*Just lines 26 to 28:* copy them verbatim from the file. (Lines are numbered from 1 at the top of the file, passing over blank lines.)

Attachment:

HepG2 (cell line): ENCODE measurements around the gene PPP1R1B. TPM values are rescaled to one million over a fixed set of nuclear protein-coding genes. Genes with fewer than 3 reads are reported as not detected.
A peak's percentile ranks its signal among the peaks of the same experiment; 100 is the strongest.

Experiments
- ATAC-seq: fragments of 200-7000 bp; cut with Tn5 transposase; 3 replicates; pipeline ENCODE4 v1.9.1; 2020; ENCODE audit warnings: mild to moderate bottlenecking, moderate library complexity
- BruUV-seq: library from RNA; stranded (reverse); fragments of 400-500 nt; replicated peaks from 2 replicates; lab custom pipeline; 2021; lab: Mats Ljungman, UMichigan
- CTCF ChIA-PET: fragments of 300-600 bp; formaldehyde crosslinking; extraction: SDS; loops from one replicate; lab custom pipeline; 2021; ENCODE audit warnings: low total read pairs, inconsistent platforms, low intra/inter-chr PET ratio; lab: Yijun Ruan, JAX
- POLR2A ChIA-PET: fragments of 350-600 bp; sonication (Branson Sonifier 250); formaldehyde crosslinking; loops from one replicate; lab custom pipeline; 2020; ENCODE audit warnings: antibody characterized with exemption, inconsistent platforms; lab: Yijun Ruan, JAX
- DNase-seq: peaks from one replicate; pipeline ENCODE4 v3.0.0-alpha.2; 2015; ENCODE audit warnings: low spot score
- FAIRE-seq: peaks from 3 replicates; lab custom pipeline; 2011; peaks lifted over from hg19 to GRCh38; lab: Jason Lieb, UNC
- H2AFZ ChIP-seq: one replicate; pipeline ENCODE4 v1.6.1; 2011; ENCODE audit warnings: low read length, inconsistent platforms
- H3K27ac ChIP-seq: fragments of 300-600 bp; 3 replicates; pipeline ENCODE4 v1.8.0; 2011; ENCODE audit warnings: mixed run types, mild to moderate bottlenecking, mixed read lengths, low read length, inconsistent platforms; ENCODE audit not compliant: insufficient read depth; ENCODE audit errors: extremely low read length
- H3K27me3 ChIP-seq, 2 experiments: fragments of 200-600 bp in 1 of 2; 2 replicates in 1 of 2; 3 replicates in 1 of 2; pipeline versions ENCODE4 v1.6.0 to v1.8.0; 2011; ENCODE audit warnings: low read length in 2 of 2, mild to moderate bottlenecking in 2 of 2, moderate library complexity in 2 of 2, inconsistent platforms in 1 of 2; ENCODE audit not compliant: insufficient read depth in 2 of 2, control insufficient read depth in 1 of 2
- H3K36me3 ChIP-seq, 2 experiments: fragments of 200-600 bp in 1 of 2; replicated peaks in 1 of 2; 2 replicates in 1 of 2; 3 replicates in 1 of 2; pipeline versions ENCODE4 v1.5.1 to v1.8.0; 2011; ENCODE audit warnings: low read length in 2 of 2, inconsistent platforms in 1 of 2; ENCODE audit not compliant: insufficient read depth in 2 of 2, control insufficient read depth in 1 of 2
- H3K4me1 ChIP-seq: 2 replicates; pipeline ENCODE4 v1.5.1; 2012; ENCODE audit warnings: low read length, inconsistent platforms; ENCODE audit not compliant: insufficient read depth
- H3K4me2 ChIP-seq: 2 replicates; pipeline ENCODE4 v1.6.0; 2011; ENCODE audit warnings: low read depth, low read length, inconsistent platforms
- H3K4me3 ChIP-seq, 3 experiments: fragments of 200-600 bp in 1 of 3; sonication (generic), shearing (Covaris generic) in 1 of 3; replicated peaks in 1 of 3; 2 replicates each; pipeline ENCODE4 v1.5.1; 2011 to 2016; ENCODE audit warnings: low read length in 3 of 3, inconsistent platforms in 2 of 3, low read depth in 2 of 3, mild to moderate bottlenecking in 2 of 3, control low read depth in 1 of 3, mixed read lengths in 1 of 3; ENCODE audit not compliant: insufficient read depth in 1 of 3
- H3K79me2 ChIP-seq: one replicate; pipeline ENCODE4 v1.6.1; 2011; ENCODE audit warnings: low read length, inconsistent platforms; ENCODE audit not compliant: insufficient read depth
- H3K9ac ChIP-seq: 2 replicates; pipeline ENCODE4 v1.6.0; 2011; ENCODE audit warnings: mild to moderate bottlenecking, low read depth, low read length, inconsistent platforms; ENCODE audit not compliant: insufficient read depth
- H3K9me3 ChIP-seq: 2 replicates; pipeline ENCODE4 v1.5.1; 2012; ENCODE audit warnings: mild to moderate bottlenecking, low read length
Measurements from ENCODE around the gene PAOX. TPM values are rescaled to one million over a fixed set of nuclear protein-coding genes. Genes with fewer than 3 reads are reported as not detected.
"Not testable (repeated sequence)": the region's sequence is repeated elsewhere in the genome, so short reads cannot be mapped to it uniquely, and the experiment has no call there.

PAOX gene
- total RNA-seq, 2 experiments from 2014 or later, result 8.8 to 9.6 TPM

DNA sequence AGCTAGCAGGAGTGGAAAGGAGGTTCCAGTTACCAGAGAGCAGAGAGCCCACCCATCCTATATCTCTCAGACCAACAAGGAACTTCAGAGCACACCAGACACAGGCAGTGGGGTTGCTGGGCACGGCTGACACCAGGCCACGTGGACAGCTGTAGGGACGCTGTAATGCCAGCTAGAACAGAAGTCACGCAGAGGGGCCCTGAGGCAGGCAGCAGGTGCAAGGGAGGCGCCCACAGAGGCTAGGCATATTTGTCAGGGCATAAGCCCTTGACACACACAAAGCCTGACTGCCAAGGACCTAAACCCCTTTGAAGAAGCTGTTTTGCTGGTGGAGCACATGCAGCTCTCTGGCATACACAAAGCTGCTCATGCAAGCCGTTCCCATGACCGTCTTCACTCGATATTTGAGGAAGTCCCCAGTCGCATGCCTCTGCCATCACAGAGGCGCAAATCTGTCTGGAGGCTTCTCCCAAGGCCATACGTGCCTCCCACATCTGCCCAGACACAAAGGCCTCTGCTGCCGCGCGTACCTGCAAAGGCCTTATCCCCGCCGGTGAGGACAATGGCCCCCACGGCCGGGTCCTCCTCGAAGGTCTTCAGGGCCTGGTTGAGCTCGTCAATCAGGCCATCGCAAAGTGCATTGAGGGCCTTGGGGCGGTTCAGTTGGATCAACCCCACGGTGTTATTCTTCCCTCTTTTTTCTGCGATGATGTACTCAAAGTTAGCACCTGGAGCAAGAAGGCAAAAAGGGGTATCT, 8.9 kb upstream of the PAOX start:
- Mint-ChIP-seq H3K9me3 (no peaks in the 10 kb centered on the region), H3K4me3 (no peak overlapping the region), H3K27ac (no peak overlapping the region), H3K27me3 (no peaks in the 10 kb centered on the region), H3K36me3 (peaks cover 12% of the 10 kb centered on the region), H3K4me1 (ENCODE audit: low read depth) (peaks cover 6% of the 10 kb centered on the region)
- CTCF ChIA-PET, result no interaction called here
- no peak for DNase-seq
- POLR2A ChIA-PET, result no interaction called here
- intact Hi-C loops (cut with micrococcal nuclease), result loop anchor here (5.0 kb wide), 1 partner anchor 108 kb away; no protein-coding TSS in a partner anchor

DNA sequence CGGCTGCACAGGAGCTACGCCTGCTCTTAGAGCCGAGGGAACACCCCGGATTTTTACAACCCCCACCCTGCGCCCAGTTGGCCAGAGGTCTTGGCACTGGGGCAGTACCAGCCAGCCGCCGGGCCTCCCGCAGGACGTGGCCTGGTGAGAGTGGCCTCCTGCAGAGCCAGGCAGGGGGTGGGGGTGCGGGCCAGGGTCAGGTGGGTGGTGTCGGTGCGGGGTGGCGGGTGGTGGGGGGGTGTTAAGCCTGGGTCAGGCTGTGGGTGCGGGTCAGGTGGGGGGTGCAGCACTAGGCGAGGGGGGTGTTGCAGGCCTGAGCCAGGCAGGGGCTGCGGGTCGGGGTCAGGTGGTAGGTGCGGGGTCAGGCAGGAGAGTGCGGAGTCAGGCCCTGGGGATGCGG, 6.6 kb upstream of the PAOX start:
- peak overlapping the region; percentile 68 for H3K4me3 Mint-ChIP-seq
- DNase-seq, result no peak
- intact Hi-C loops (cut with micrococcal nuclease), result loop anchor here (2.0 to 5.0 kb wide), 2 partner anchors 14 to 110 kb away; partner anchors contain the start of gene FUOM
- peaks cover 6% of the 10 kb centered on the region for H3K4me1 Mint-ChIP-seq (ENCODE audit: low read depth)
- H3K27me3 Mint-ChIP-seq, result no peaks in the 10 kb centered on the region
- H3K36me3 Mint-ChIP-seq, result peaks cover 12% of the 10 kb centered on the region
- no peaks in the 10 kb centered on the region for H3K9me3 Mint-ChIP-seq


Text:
- CTCF ChIA-PET, result no interaction called here
- no peak for DNase-seq
- POLR2A ChIA-PET, result no interaction called here